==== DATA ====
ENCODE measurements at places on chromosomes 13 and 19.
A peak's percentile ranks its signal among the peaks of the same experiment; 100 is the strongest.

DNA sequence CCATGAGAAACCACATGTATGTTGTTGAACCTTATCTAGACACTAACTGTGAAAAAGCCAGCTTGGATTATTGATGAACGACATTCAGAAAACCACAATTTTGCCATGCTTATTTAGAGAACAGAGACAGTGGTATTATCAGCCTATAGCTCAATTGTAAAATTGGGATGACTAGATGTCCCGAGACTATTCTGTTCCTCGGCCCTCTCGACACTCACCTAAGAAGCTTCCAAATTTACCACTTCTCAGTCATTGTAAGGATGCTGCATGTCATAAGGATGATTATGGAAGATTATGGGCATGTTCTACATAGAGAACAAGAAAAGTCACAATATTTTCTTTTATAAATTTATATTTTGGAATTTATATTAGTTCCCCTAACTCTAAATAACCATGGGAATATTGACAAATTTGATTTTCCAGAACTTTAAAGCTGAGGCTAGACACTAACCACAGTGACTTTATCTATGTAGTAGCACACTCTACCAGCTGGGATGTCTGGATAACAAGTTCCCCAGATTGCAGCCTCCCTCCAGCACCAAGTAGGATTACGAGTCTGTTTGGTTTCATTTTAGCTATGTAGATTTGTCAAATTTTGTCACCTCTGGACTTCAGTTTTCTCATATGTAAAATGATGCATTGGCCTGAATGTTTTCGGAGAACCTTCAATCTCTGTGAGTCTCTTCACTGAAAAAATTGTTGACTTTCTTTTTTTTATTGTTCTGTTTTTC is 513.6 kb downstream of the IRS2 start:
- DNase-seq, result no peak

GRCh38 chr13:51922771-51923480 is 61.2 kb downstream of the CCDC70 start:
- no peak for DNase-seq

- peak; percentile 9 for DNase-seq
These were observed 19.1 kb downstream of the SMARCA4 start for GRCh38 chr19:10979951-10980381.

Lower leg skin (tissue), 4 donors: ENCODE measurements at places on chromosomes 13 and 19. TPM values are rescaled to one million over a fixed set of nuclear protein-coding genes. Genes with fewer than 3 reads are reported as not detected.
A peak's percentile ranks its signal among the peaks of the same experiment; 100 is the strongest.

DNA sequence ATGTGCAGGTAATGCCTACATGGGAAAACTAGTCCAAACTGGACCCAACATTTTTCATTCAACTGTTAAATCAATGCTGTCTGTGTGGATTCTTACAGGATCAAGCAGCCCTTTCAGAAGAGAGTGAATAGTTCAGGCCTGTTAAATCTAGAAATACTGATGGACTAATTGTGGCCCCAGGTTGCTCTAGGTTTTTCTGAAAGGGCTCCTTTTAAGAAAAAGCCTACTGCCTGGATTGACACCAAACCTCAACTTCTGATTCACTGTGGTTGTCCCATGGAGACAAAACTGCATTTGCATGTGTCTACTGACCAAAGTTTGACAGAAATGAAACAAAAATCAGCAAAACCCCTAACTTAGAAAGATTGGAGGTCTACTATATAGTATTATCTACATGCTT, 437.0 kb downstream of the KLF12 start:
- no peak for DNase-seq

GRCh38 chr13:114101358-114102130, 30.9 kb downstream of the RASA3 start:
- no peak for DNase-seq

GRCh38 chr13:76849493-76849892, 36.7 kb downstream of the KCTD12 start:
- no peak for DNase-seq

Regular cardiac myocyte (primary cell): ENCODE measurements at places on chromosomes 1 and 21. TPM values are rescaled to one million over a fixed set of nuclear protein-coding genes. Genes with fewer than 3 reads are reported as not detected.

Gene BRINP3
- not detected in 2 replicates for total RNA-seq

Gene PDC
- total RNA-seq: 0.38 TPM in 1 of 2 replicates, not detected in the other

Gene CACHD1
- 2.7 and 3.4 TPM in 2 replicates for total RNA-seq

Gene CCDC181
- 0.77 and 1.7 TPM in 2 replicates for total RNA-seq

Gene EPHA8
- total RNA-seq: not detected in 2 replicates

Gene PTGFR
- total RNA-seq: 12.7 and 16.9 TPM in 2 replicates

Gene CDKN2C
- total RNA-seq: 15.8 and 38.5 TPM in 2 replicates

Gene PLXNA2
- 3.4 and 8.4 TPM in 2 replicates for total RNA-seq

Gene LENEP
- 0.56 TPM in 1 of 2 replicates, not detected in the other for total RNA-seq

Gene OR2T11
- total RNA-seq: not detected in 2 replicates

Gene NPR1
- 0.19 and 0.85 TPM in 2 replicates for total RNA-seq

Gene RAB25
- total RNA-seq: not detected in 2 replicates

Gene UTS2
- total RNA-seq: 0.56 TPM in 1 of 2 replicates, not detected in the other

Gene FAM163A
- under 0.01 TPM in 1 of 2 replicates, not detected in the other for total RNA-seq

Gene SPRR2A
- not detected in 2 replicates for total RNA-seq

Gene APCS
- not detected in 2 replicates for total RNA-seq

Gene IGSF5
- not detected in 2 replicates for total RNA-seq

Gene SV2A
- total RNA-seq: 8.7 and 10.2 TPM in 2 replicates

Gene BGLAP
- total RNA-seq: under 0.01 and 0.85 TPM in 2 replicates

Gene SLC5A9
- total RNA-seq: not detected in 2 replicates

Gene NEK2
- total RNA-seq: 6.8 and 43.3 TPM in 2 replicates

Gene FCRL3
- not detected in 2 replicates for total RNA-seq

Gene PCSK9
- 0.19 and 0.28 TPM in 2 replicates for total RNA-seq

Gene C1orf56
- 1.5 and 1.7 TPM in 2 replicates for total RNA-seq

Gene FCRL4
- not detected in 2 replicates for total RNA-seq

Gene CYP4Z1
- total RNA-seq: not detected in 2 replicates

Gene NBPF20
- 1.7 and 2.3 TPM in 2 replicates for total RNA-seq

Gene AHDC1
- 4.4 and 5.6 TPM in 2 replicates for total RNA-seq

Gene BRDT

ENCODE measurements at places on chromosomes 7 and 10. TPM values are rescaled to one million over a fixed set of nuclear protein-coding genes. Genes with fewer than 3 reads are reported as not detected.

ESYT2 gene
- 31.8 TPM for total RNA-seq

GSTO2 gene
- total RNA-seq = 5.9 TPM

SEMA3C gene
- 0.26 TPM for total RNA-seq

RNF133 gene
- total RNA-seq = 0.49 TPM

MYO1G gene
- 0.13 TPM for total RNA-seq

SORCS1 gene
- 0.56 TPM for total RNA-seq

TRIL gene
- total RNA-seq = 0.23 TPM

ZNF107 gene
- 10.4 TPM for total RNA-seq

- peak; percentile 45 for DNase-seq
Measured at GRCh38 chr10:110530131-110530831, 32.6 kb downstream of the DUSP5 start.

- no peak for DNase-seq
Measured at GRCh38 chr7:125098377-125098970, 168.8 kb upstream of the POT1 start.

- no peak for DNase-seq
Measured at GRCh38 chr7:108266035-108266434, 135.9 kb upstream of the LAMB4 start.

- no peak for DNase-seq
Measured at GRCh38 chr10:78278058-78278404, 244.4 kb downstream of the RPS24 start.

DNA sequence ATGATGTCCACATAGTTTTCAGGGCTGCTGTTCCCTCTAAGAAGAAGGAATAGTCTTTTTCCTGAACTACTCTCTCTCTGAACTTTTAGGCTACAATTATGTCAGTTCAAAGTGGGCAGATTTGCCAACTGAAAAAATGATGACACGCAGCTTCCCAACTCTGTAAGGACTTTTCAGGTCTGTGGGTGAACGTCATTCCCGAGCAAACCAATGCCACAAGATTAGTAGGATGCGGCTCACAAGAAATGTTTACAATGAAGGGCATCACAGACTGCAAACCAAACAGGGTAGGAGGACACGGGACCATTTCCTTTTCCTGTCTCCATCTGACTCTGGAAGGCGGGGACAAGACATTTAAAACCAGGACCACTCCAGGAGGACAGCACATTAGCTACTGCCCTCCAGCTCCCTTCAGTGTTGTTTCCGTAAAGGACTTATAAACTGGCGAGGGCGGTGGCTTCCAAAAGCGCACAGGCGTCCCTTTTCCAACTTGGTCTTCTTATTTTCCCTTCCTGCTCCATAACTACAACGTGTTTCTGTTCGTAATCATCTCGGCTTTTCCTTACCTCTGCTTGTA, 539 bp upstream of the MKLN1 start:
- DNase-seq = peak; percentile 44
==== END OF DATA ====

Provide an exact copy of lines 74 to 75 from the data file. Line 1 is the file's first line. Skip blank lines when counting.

Gene BRDT

ENCODE measurements at places on chromosomes 7 and 10. TPM values are rescaled to one million over a fixed set of nuclear protein-coding genes. Genes with fewer than 3 reads are reported as not detected.